30 Nov. 45

person is faced with an unavoidable necessity of conducting himself correctly. Therefore the amnesia of Hess may end upon his being brought to trial."

Paragraph 3

"Rudolf Hess, prior to his flight to England, did not suffer from any kind of insanity, nor is he now suffering from it. At the present time he exhibits hysterical behavior with signs of"--and again I ask the learned French judge to note this point--"with signs of a conscious-intentional (simulated) character, which does not exonerate him from his responsibility under the Indictment."

The last sentence is a matter for the Tribunal. But in these circumstances it would be impossible to say that the amnesia may continue to be complete or is entirely unconscious. That is deliberately avoided by the learned doctors. Therefore the Prosecution do not say that that is the case, but they do say that even if it were complete, the legal basis which I have suggested to the Court is a correct one for action in this matter.

THE PRESIDENT: Thank you, Sir David. Would Dr. Rohrscheidt like to add anything by way of reply? One moment. Mr. Justice Jackson, I gathered from what Sir David said that he was speaking on behalf of you and of the French Prosecution, is that correct?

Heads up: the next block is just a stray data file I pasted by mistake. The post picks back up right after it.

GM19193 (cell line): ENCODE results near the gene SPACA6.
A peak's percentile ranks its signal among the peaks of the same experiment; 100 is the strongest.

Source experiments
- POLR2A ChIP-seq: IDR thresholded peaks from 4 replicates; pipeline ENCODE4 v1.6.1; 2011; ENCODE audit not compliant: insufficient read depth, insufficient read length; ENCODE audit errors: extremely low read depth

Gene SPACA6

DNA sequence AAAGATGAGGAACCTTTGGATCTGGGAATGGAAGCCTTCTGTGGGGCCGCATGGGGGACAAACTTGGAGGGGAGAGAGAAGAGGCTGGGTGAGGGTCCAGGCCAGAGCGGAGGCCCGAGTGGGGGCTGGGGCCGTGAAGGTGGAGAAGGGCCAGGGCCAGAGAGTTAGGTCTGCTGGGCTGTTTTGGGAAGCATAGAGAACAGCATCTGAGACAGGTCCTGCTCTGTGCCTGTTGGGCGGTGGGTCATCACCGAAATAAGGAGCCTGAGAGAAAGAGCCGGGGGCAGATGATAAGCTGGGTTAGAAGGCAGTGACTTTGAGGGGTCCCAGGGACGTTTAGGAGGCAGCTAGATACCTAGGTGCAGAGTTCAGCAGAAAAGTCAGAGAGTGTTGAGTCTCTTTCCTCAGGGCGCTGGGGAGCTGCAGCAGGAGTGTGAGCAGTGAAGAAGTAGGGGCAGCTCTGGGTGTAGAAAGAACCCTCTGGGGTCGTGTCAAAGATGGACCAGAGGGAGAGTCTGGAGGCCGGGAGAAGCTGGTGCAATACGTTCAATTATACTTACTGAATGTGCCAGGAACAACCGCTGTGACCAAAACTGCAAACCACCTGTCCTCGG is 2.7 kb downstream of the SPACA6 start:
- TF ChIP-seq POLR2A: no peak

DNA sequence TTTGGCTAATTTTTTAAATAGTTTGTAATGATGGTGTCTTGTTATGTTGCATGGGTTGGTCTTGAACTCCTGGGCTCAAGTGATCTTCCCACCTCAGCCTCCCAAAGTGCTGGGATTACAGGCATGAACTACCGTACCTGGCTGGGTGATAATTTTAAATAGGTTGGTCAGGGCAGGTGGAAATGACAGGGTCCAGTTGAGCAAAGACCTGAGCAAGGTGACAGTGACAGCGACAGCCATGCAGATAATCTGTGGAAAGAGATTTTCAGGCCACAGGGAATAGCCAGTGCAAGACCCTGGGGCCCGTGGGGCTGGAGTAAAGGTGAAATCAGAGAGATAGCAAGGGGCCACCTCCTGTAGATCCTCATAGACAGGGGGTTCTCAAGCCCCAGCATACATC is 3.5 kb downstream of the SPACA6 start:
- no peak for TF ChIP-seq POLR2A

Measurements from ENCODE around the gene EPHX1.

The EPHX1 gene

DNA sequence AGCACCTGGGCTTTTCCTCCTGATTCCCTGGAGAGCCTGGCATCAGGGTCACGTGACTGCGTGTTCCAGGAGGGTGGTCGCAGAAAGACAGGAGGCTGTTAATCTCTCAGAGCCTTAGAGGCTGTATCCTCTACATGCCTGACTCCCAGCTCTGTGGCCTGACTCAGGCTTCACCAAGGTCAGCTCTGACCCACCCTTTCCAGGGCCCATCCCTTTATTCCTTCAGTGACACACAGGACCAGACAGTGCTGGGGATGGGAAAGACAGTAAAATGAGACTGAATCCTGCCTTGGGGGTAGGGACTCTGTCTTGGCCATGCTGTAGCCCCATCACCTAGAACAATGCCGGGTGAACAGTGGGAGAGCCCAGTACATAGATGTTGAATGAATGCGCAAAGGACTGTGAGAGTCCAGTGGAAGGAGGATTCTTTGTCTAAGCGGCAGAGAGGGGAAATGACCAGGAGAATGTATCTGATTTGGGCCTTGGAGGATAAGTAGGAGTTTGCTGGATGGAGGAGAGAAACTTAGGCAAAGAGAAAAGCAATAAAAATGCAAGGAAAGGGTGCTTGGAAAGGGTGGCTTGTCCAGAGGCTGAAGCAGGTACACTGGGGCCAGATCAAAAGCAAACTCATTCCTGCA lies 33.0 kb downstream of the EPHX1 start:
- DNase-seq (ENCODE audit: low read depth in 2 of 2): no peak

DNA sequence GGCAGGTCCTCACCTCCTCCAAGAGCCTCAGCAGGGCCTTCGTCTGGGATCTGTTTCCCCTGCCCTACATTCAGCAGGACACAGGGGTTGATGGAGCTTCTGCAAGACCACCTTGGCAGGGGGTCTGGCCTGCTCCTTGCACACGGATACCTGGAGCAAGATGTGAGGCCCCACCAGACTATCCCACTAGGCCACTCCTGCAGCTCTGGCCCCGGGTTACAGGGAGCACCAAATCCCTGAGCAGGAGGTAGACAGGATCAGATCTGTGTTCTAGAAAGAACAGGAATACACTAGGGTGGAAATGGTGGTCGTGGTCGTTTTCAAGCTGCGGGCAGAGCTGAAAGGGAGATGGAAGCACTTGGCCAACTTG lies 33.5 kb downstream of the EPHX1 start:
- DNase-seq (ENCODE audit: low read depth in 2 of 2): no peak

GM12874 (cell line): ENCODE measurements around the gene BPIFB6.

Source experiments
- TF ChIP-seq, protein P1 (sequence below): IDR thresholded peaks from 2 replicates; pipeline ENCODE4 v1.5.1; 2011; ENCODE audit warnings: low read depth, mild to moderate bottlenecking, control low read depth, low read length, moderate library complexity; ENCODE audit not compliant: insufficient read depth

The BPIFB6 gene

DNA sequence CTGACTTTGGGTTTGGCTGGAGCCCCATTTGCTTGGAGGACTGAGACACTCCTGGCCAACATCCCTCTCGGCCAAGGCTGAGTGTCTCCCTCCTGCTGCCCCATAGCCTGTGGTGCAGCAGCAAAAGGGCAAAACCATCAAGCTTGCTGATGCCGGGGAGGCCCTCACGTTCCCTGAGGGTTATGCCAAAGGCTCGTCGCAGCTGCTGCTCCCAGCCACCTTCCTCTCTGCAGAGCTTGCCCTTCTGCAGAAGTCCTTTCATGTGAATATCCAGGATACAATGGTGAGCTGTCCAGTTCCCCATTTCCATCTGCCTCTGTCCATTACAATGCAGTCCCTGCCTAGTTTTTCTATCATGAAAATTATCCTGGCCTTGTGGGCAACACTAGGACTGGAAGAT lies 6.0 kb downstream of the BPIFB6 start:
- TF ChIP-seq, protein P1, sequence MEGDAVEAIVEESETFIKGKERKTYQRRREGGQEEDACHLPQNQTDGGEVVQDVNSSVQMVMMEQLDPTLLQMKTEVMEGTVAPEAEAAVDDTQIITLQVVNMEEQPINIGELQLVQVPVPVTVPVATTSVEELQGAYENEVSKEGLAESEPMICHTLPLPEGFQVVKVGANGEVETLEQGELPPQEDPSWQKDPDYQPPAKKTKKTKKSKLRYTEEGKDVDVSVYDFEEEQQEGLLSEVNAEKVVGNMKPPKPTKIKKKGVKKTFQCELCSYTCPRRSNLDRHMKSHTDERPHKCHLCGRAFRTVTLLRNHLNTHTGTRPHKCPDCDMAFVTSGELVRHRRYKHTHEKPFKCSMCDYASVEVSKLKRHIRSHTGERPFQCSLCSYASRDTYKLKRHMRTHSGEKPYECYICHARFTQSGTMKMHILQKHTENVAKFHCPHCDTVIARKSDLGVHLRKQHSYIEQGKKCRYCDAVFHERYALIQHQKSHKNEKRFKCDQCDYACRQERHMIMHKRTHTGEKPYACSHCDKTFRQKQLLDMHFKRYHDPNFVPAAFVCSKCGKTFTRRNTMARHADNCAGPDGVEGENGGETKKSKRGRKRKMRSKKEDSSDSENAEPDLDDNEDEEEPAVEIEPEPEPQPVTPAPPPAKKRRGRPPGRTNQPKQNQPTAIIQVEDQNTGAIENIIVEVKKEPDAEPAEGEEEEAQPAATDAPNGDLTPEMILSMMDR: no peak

MR. JUSTICE JACKSON: I intend to adopt all that he said. I would only add a few more words, if I may.

THE PRESIDENT: Doctor Rohrscheidt, Mr. Justice Jackson has something to say first of all.

MR. JUSTICE JACKSON: I adopt all that has been said, and will not repeat. We have three applications before the Tribunal. One is for another examination. I will spend very little time on that. I think that we have made, up to this point with this examination, medical history in having seven psychiatrists from five nations who are completely in agreement. An achievement of that kind is not likely to be risked. The only reason suggested here is that a relatively short time has been devoted to the examination, but I suggest to Your Honors that that is not the situation, because there have been available the examinations and observations and medical history during the incarceration of Hess in England, extending from 1941, and the reports of the psychiatrists of the American forces since he was brought to Nuremberg, and they all agree. So that there is a more complete medical history in this case than in most cases.

The next application was as to trial in absentia. I shall spend no time on that, for there seems to be no occasion for trying Hess